To urge people to come to a prayer-meeting seems incongruous. They should be urged to pray, and they should be taught that prayer in



the highest sense cannot be single. Then they must be left. If sympathetic souls find their way to the gathering, and are able to enter with fulness of heart into the supplication, great spiritual issues will be decided. On the other hand, to have a number of hearers none of them fully imbued with the spirit and faith of prayer, is an unmitigated calamity. It may be said with confidence that a large prayermeeting is very often no prayer-meeting.

But surely from every church, even the humblest and poorest, two might be found to make a prayer-meeting. What is the power of two as contrasted with the power of one ?

In the first place, when two agree as touching what they shall ask, there is reason to hope that a corrective element will be applied to the petitions. Isolated, we grow selfish ; the burden of our own sad need presses upon us too heavily, the lower forms of desire and passion assert their sway. There are, it has been said, three forms of prayer — the evil, the non-moral, and the spiritual. That there are evil prayers — sordid, selfish and base — we know. We doubt whether there are non-moral prayers. For as we are always drawn out in tenderness for any one who we see is looking to us in great expecta-


tion and tenderly confiding in us, this must also be true of God. He will grieve a little because we so persistently ask Him for the lower, because wc think so much more of meat and drink and clothes for the body than of God and love and

truth for the soul. He longs that only we would put things in the right order, and seek the best first ; but He knows that we must be guided gently, and so in the New Testament no stern distinction is drawn between temporal and spiritual blessings, and the largest possible encouragement is given to all souls to pray. So much is the encouragement that perhaps nine-tenths of the sermons on prayer consist of warnings not to expect too much. God knows that if we once come close to Him, if our hearts touch His, we shall grow in grace and wisdom, and find that even in the promise the half was not told us. We learn from this contact that prayer prevails not merely in that it subsides into God's will and takes the fact as decided in our faith, but that it brings a reason for God's hearing us and giving the thing requested, as otherwise He would not have a call to do. Besides, what strength and depth of Christian communion there is between two souls that have entered into a true league of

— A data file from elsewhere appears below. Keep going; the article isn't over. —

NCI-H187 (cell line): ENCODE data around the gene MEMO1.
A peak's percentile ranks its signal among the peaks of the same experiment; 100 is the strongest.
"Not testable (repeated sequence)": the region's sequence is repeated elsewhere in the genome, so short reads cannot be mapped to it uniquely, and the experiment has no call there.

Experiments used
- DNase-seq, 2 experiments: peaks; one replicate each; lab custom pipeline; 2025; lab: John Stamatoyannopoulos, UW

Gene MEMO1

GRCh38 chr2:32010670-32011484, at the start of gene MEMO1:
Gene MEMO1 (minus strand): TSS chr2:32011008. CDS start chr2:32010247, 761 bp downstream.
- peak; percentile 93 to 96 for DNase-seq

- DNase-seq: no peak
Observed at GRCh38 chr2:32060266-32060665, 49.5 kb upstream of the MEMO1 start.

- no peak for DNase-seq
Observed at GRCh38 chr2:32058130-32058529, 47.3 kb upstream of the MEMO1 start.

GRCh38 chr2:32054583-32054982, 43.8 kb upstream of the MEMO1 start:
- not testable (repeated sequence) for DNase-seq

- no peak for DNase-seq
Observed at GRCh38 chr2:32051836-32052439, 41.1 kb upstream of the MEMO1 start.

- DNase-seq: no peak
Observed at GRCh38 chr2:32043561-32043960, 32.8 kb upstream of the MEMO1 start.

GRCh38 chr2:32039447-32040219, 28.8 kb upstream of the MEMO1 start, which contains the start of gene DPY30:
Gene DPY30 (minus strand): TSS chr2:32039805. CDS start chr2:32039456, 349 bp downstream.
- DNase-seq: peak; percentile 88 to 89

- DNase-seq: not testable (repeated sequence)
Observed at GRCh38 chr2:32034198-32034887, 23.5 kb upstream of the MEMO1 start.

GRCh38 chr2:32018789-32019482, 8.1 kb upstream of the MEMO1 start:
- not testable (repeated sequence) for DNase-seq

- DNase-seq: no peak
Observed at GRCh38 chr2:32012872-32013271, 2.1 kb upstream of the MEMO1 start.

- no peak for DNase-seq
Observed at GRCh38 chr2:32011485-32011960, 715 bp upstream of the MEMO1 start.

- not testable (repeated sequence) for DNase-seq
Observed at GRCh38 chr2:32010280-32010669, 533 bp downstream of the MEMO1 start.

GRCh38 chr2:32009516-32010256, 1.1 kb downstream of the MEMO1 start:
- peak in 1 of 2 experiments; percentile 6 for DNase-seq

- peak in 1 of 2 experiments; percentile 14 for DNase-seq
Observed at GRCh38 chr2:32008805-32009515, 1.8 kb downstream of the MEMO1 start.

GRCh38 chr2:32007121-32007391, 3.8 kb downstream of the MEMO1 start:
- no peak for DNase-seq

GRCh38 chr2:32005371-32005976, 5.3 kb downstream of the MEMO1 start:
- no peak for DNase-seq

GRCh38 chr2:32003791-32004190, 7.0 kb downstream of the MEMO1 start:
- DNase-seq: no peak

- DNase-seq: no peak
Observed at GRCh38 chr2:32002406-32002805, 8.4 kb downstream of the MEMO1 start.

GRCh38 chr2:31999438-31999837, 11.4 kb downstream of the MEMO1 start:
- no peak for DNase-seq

prayer, when each is not afraid to unbare to the other his whole heart, and when everything that is merely selfish fades away and is ashamed in the light of the divine love !

Not only is it well that two should agree in prayer because in this way the lower elements of petitions subside, but in ways we cannot fully understand the addition of will to will increases the force of prayer. On this subject Bushnell has some wise remarks. He is commenting on the palmary promises given by Our Lord to importunity. He protests against the exaggeration which demands that we are to renounce all will to begin with, as if the will were part of our human nature which God does not care to see, makes no account of, and will not cherish. True, the will must not push itself on God's will when God's will is known, but we often do not know, and we must hold on with inflexible tenacity until we do. Many of our prayers have no will ; they are dawdling, feeble and futile. But Christ

commends with especial heartiness the prayer that will take no denial, that does not faint, and that succeeds by importunity. This tenacity is will, and God looks oii our will as a central part of our personality. He means to ennoble it, and


not to crush it. There are many prayers that can only be answered by the action of a great will force in man. How, for instance, is one to recover health when he discourages soul and body in consenting to have no will "bout the matter save in prayer ? Then it has to be remembered that God is always answering prayer on the ground of the largest reasons. All God's purposes are set by God's reason, even as clocks are by the sun, though the purposes may be as in everlasting counsel before the prayers are made. And so it is not too much to say that God is always considering as to what the most and weightiest things and people agree — where an}'

prayer for health makes as strong a suit as the sensuality and pride petitioning for disease, where so many Christian people praying for the times can pray down what the times themselves invoke. The only true, earnest way of praying is to get as many things to pray with you as possible, and as few to pray against. We may have little power, but surely each of us may find one soul, and when two agree in pra3'er there is an illimitable promise. We shall try to consider what modificntion the frank adoption of this great principle would make on the life of our churches.